Wednesday, 18 February 2015

A World In Debt

By Sean Corrigan

In his magisterial 1936 work, ‘A World in Debt‘, Freeman Tilden treated the business of contracting a loan with a heavy serving of well-deserved irony, describing how the debtor gradually mutates from a man thankful, at the instant of receiving the funds, for having found such a wise philanthropist as is his lender to one soon becoming a little anxious that the time for renewal is fast approaching. From there, he turns to the comfort of self-justification, undertaking a little mental debt-to-equity conversion in persuading himself that his soon-to-be disappointed creditor was, after all, in the way of a partner in their joint undertaking and so consciously accepted a share of the associated risks.

Next he adopts an air of righteous indignation at the idea that he really must redeem his obligation on the due date, before rapidly giving into a growing fury in contemplation of how this wicked usurer has duped him into contracting for something he cannot hope to fulfil, as so many poor fools before him have similarly been entrapped by this veritable shark.

Likewise, our author quotes the 19th century utilitarian, Jeremy Bentham, to much the same effect.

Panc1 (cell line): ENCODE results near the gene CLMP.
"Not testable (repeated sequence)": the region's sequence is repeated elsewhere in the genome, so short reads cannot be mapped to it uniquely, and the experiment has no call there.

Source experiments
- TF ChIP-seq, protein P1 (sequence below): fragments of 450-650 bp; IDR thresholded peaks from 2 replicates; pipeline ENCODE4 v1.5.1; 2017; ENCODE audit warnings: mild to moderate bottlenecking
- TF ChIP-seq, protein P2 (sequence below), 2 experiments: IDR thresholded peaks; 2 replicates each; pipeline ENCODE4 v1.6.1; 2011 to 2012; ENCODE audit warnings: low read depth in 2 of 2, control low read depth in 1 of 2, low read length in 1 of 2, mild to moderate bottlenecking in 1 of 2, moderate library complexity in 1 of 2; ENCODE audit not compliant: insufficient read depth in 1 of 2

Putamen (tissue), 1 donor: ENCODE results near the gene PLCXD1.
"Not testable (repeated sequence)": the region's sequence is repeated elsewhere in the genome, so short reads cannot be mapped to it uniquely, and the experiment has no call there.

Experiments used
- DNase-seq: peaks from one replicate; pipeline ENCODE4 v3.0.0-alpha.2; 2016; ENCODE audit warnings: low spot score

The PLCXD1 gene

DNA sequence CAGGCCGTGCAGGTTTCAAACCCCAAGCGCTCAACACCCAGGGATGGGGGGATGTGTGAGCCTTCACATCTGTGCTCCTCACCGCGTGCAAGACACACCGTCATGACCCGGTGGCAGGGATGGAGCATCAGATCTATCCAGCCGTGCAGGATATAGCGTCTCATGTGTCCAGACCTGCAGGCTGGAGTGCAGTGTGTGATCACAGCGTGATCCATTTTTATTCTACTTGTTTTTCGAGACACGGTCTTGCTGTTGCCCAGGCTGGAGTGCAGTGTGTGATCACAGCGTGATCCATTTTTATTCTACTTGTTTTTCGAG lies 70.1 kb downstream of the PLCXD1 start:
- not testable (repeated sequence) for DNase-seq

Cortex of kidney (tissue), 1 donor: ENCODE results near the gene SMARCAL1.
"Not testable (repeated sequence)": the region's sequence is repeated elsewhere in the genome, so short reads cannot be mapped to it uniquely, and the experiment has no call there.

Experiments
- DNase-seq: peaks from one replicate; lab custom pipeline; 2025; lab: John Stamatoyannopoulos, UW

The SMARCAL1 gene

‘Those who have the resolution to sacrifice the present to the future are natural objects of envy’ for those who have done the converse, our sage declared, like children still with a cake are for those who have already scoffed theirs. ‘While the money is hoped for… he who lends it is a friend and benefactor: by the time the money is spent and the evil hour of reckoning is come, the benefactor is found to… have put on the tyrant and the oppressor.’

Here we should realise the pointlessness of trying to decide whether the Greeks or the Germans are at fault in the present impasse and press on toward the crux of the matter. As Tilden rightly argued about the consequences of a bust:-

‘It follows that any scheme looking towards the avoidance of panics and depressions must deal with this cause [viz., debt] and any plan that does not do so is not only idle, but may be a dangerous adventure.’

Continue reading the article here.